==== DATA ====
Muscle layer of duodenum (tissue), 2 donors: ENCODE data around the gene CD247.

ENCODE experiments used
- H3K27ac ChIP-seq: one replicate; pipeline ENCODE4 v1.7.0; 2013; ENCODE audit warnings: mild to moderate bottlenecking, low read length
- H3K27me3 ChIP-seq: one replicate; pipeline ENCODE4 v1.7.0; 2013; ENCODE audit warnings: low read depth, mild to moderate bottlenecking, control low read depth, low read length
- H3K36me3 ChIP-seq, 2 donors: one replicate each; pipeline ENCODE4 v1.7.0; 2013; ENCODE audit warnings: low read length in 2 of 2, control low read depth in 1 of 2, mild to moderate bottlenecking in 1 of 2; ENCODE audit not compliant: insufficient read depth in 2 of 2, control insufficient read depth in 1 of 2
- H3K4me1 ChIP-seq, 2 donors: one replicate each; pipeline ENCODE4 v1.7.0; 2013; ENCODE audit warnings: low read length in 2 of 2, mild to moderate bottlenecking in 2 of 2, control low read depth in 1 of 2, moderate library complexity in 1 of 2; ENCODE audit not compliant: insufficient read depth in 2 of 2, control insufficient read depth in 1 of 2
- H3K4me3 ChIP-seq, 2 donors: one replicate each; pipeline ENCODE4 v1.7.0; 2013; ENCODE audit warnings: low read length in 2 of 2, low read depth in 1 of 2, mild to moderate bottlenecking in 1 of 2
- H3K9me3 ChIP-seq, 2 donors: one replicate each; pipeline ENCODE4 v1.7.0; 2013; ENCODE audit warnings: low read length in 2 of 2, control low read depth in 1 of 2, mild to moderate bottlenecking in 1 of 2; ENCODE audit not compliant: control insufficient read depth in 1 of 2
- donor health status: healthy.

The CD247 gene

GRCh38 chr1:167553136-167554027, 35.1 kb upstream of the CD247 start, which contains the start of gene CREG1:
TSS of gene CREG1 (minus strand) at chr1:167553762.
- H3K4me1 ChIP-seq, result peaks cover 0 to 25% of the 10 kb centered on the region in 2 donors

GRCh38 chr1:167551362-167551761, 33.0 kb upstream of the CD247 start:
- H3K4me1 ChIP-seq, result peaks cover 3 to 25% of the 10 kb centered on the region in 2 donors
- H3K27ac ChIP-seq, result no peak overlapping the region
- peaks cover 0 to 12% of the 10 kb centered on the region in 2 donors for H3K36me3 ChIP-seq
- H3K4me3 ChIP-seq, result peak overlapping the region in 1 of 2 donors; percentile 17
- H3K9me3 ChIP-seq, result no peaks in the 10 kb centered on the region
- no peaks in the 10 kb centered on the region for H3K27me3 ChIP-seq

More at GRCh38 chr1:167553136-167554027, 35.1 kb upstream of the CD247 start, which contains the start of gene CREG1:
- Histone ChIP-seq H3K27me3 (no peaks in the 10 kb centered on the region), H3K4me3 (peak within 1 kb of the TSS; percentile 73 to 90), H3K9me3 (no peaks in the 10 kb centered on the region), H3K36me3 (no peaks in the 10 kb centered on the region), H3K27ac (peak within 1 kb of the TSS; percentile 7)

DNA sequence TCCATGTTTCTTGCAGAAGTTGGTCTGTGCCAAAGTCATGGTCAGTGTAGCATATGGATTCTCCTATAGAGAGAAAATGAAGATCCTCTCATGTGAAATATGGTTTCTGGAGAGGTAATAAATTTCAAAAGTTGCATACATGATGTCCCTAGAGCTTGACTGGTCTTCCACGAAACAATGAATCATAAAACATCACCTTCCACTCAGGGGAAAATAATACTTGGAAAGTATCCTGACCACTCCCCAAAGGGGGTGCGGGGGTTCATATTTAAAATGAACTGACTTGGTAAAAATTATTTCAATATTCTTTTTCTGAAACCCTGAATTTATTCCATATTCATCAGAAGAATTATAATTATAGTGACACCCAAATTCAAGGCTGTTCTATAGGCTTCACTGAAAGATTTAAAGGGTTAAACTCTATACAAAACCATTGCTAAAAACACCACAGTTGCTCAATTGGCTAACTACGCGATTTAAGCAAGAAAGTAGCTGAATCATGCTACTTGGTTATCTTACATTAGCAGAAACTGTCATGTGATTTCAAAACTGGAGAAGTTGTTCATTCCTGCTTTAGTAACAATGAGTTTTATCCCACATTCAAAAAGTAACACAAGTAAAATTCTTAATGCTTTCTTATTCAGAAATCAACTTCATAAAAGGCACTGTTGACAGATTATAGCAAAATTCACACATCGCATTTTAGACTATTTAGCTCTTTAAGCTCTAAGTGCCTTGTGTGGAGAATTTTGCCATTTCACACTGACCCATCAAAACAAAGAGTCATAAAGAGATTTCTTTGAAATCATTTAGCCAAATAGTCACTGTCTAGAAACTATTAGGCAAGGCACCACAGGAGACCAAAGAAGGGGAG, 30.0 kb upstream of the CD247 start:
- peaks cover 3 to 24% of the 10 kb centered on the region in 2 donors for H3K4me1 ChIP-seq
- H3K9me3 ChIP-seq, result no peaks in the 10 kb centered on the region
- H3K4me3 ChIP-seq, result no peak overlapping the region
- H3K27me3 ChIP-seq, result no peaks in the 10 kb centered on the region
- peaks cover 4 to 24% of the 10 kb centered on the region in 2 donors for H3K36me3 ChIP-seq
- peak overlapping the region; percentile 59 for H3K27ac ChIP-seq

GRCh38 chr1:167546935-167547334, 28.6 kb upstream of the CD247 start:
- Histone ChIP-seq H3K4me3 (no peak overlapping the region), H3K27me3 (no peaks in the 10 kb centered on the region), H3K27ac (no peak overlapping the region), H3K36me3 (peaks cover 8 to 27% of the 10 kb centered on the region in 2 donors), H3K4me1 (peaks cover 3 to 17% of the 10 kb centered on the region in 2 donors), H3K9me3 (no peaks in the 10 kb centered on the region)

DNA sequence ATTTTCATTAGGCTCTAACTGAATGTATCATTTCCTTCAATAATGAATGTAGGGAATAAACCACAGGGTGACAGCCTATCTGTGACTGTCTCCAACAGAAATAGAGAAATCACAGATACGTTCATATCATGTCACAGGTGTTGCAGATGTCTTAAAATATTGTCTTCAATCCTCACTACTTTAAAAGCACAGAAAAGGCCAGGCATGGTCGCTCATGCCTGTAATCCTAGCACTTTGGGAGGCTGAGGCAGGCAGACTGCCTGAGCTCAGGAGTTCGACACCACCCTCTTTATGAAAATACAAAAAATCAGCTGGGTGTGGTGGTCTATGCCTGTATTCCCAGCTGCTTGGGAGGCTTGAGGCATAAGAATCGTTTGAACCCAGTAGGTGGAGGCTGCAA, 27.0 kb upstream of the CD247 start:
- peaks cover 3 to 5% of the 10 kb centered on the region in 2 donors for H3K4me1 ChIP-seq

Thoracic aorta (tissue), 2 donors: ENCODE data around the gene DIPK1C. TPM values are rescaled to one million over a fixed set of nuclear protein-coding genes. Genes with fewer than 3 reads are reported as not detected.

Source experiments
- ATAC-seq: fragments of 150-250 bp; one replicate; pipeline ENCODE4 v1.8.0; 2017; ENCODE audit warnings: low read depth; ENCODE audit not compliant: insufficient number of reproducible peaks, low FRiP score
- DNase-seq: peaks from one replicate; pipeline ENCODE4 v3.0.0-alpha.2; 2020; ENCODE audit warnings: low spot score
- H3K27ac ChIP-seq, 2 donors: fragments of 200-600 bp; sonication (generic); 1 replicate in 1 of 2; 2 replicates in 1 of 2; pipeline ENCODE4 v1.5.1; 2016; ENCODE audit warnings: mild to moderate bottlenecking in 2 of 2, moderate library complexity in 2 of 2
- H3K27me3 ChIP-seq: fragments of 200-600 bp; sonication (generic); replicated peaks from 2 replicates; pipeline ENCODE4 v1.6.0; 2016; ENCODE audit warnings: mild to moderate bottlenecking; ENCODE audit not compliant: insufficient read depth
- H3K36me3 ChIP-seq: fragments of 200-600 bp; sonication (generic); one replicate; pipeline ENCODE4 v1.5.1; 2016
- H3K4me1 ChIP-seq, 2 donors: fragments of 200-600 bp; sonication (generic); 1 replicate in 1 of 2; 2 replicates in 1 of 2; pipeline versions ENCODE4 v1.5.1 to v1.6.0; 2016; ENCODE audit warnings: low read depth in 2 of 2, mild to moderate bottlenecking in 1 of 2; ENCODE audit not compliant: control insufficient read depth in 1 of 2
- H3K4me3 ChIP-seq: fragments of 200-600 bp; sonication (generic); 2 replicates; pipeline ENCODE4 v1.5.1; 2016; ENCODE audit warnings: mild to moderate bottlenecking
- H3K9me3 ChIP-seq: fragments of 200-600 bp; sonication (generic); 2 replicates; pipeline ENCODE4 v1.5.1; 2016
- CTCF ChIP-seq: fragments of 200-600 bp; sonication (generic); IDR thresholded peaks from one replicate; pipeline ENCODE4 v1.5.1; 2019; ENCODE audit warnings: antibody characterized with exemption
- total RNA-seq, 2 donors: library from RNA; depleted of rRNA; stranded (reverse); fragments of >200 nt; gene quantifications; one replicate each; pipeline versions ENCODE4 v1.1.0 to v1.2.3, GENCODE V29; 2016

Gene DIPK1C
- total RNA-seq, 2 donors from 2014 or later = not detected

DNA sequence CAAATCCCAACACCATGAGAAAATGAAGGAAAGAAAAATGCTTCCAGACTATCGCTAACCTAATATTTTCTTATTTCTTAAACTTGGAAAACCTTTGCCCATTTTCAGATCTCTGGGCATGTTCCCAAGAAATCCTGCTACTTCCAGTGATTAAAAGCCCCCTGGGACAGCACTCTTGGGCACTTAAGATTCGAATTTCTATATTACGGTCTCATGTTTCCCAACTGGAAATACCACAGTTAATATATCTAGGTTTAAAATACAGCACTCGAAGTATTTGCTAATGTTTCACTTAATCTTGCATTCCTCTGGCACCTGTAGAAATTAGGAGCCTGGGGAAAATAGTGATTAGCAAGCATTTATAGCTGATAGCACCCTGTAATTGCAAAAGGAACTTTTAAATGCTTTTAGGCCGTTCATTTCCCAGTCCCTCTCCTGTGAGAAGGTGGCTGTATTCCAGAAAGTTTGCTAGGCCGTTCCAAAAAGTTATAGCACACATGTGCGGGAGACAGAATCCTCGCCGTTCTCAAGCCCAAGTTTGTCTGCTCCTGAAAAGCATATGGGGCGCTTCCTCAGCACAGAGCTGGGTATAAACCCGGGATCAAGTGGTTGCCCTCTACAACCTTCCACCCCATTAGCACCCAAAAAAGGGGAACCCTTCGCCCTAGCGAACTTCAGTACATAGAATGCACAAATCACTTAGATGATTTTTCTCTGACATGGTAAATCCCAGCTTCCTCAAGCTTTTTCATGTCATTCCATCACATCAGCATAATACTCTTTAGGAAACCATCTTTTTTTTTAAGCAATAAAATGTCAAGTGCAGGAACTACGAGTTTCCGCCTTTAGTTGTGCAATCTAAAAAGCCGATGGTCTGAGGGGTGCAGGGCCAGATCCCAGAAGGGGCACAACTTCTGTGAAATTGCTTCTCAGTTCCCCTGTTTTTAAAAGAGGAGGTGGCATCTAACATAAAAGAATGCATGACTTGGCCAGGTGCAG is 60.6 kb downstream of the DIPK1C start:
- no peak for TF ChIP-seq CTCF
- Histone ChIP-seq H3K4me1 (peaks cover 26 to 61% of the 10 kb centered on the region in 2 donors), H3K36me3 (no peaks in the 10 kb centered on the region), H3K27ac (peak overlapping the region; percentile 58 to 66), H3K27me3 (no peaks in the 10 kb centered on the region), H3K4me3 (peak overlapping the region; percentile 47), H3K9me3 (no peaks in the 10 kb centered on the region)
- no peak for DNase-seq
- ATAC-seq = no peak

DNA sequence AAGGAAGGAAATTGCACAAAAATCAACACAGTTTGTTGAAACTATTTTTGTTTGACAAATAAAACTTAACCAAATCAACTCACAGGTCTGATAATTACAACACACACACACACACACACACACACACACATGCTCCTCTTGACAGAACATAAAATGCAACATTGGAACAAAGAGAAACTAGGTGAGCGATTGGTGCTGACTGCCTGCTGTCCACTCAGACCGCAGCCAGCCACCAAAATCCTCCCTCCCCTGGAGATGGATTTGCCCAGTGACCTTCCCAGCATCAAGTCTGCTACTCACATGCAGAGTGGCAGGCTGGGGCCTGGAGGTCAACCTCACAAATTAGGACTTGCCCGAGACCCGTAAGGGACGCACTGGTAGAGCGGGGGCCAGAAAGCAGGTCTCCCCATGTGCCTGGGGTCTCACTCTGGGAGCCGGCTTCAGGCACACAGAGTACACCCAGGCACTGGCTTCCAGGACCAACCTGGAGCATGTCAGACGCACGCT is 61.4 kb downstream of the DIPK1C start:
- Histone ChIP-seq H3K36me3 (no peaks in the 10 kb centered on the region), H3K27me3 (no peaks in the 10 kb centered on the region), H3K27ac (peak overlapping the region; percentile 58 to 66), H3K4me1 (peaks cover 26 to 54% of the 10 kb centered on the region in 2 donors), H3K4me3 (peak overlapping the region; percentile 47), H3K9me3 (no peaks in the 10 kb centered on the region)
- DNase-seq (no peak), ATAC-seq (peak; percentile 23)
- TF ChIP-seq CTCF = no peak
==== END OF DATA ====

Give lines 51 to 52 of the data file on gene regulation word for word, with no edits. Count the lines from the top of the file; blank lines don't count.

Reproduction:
- no peak for DNase-seq
- ATAC-seq = no peak